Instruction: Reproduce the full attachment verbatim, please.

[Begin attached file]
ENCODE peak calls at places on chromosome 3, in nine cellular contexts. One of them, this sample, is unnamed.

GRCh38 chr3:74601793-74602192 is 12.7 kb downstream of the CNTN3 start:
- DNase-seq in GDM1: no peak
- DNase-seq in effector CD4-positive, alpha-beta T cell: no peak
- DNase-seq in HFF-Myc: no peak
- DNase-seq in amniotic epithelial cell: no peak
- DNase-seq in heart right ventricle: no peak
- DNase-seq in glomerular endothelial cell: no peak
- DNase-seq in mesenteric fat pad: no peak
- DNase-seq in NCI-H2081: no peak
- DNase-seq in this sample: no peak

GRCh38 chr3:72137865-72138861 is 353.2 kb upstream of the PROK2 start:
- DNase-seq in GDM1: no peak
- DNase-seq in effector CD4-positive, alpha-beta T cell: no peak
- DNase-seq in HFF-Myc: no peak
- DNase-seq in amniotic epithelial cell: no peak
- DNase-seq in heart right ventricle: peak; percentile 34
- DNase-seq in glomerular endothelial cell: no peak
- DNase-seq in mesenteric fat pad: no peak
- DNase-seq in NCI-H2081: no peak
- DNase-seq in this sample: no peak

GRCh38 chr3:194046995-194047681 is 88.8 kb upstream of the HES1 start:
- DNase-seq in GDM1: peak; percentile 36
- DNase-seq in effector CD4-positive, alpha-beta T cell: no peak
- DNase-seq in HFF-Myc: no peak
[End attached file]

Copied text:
ENCODE peak calls at places on chromosome 3, in nine cellular contexts. One of them, this sample, is unnamed.

GRCh38 chr3:74601793-74602192 is 12.7 kb downstream of the CNTN3 start:
- DNase-seq in GDM1: no peak
- DNase-seq in effector CD4-positive, alpha-beta T cell: no peak
- DNase-seq in HFF-Myc: no peak
- DNase-seq in amniotic epithelial cell: no peak
- DNase-seq in heart right ventricle: no peak
- DNase-seq in glomerular endothelial cell: no peak
- DNase-seq in mesenteric fat pad: no peak
- DNase-seq in NCI-H2081: no peak
- DNase-seq in this sample: no peak

GRCh38 chr3:72137865-72138861 is 353.2 kb upstream of the PROK2 start:
- DNase-seq in GDM1: no peak
- DNase-seq in effector CD4-positive, alpha-beta T cell: no peak
- DNase-seq in HFF-Myc: no peak
- DNase-seq in amniotic epithelial cell: no peak
- DNase-seq in heart right ventricle: peak; percentile 34
- DNase-seq in glomerular endothelial cell: no peak
- DNase-seq in mesenteric fat pad: no peak
- DNase-seq in NCI-H2081: no peak
- DNase-seq in this sample: no peak

GRCh38 chr3:194046995-194047681 is 88.8 kb upstream of the HES1 start:
- DNase-seq in GDM1: peak; percentile 36
- DNase-seq in effector CD4-positive, alpha-beta T cell: no peak
- DNase-seq in HFF-Myc: no peak